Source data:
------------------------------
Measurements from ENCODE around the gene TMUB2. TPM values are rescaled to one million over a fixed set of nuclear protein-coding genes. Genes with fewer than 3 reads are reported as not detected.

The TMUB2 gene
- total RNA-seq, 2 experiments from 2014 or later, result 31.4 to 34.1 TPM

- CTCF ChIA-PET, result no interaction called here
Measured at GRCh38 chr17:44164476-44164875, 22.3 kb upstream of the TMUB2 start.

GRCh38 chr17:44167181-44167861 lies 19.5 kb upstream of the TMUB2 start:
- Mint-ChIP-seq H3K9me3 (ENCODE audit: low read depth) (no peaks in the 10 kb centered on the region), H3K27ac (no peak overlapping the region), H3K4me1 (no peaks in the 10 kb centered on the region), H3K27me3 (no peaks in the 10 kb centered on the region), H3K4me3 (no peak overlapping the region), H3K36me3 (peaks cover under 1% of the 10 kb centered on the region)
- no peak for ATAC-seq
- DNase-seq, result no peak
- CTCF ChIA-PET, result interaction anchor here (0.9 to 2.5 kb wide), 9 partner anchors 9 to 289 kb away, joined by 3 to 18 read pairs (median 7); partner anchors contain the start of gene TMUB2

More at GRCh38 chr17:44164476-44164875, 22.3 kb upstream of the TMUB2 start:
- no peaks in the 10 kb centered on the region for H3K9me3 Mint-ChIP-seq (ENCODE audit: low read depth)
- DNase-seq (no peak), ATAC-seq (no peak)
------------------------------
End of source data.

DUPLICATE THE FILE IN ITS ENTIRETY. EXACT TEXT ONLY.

Measurements from ENCODE around the gene TMUB2. TPM values are rescaled to one million over a fixed set of nuclear protein-coding genes. Genes with fewer than 3 reads are reported as not detected.

The TMUB2 gene
- total RNA-seq, 2 experiments from 2014 or later, result 31.4 to 34.1 TPM

- CTCF ChIA-PET, result no interaction called here
Measured at GRCh38 chr17:44164476-44164875, 22.3 kb upstream of the TMUB2 start.

GRCh38 chr17:44167181-44167861 lies 19.5 kb upstream of the TMUB2 start:
- Mint-ChIP-seq H3K9me3 (ENCODE audit: low read depth) (no peaks in the 10 kb centered on the region), H3K27ac (no peak overlapping the region), H3K4me1 (no peaks in the 10 kb centered on the region), H3K27me3 (no peaks in the 10 kb centered on the region), H3K4me3 (no peak overlapping the region), H3K36me3 (peaks cover under 1% of the 10 kb centered on the region)
- no peak for ATAC-seq
- DNase-seq, result no peak
- CTCF ChIA-PET, result interaction anchor here (0.9 to 2.5 kb wide), 9 partner anchors 9 to 289 kb away, joined by 3 to 18 read pairs (median 7); partner anchors contain the start of gene TMUB2

More at GRCh38 chr17:44164476-44164875, 22.3 kb upstream of the TMUB2 start:
- no peaks in the 10 kb centered on the region for H3K9me3 Mint-ChIP-seq (ENCODE audit: low read depth)
- DNase-seq (no peak), ATAC-seq (no peak)